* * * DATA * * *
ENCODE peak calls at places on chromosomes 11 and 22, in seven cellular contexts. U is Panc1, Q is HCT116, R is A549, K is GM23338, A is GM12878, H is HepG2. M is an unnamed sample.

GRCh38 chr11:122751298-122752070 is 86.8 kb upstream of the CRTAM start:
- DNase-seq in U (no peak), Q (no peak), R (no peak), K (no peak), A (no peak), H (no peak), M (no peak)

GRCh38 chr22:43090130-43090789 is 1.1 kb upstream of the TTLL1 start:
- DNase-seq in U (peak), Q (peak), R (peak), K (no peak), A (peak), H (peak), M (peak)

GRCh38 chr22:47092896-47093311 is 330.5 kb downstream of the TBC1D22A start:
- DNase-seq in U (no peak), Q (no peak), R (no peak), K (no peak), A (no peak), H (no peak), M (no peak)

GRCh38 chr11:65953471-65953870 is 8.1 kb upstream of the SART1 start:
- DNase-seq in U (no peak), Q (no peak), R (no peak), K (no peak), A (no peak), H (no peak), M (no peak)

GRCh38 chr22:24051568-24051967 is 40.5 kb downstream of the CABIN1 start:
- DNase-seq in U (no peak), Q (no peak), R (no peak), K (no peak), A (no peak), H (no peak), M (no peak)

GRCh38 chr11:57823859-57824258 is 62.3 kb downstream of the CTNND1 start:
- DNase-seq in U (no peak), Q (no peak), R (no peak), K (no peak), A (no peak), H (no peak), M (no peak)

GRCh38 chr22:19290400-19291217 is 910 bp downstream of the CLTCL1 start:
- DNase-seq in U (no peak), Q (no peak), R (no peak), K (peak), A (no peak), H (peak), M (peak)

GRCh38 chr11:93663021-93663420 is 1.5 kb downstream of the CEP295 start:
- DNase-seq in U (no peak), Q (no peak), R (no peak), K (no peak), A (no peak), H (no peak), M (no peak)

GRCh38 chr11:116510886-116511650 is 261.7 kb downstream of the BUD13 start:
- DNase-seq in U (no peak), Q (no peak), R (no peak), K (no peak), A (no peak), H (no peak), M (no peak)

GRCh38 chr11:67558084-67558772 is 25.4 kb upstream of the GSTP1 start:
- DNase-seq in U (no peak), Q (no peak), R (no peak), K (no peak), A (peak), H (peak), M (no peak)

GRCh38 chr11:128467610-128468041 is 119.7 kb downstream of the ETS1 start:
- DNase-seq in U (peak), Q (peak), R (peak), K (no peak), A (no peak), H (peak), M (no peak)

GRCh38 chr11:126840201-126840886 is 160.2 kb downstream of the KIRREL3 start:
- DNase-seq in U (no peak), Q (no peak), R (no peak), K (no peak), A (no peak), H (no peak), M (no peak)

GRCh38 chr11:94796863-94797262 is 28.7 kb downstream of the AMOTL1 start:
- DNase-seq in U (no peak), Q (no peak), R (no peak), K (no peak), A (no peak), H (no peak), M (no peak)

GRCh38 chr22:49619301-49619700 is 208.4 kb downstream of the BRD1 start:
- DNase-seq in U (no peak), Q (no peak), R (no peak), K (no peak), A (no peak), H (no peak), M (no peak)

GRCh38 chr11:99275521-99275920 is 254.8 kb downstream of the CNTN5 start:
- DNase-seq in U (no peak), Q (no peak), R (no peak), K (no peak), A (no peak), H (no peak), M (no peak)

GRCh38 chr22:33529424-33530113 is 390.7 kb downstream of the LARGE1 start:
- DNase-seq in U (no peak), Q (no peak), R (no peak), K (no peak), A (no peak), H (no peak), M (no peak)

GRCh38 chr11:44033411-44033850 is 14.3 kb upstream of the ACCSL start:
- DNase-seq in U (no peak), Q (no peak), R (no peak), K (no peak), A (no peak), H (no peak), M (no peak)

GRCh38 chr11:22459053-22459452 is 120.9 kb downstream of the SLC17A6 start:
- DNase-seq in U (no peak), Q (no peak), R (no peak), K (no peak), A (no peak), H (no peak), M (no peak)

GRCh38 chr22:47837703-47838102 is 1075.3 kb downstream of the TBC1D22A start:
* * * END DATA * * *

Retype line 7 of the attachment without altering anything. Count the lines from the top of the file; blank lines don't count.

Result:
- DNase-seq in U (no peak), Q (no peak), R (no peak), K (no peak), A (no peak), H (no peak), M (no peak)